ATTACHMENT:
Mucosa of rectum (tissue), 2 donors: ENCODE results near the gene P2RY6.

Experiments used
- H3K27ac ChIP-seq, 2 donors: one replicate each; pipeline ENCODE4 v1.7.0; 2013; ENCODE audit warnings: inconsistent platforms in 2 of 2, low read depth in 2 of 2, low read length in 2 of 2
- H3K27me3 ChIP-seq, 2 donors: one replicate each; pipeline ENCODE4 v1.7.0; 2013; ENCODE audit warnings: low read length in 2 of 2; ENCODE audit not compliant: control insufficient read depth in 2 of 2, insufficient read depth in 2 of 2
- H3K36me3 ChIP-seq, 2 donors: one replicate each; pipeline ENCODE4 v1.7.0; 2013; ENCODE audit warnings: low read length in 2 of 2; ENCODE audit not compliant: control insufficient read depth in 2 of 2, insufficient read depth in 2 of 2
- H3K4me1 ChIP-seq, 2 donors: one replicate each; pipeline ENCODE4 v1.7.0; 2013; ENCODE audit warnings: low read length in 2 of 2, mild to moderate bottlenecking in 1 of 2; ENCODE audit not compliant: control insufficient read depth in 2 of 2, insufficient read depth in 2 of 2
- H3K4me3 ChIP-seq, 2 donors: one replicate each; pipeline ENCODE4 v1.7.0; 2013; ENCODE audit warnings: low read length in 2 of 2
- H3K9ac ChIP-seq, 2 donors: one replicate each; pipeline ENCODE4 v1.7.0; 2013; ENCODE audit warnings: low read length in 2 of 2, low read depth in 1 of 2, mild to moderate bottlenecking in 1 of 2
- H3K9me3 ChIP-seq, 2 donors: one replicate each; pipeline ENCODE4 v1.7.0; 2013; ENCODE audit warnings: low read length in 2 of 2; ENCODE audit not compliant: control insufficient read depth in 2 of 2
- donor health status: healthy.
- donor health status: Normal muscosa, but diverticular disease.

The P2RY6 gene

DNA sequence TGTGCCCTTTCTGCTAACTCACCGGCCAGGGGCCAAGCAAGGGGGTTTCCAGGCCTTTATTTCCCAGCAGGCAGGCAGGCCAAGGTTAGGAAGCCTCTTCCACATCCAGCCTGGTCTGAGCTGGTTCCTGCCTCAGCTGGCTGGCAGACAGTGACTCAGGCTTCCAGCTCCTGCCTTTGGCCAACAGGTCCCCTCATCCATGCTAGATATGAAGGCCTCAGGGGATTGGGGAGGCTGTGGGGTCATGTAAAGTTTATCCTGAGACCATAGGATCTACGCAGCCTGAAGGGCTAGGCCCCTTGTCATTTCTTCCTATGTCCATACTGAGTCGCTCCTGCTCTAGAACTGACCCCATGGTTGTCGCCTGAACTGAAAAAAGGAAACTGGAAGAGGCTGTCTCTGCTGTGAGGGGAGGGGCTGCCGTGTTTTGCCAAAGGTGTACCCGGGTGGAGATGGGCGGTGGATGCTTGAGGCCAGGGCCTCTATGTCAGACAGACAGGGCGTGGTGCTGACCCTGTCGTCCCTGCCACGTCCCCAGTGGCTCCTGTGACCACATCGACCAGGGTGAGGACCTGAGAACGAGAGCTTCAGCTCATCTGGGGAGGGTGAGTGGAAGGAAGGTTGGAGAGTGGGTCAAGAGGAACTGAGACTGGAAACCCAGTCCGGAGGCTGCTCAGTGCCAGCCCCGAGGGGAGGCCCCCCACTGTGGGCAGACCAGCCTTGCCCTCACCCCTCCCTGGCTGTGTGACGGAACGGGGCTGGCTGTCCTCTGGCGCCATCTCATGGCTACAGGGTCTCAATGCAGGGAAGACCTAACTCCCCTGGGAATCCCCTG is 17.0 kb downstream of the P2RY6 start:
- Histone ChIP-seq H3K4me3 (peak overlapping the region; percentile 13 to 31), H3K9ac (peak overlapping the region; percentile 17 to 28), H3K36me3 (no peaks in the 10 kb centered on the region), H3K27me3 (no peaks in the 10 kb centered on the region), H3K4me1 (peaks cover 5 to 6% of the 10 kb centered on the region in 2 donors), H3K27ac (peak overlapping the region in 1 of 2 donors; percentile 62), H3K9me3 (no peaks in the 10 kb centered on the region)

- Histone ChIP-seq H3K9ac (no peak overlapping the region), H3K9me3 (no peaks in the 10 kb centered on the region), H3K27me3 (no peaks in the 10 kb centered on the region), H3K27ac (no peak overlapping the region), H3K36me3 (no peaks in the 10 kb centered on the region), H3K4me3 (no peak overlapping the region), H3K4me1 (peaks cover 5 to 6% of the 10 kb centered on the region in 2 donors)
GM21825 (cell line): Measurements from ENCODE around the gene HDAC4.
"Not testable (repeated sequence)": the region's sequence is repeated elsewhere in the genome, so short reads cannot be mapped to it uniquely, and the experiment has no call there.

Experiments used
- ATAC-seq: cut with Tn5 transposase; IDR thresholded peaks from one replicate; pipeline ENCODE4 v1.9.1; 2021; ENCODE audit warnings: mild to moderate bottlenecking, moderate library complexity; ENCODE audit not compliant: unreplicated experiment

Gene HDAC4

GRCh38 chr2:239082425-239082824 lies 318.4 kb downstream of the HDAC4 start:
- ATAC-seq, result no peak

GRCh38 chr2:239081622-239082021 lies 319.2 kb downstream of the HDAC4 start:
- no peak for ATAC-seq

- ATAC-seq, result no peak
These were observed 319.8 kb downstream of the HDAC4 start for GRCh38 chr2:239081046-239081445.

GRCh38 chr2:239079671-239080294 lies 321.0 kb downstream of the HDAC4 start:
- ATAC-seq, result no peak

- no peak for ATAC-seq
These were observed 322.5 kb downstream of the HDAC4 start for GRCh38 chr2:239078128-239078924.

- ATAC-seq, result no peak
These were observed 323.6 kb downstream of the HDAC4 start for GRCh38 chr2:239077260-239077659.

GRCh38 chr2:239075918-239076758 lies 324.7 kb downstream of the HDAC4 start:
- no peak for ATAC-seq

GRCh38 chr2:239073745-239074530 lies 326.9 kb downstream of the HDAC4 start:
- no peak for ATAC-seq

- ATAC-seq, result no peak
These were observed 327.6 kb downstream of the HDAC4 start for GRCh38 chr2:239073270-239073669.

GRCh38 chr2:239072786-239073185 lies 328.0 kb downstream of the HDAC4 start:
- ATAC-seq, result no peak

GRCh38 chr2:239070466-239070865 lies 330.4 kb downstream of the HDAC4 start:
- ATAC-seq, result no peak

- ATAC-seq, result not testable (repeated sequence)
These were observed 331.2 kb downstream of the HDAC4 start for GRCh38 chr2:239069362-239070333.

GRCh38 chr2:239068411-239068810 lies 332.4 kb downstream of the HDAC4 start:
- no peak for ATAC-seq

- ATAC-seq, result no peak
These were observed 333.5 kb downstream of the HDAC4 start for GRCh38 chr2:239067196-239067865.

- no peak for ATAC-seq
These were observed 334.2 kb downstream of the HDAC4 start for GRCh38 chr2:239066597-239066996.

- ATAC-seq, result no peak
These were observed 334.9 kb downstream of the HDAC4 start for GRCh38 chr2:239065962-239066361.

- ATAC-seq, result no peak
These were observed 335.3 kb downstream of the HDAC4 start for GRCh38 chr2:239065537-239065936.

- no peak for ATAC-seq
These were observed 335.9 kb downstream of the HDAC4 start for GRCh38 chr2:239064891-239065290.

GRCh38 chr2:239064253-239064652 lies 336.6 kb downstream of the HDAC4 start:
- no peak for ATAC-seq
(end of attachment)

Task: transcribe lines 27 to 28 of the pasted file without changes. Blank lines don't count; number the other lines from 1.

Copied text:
GRCh38 chr2:239079671-239080294 lies 321.0 kb downstream of the HDAC4 start:
- ATAC-seq, result no peak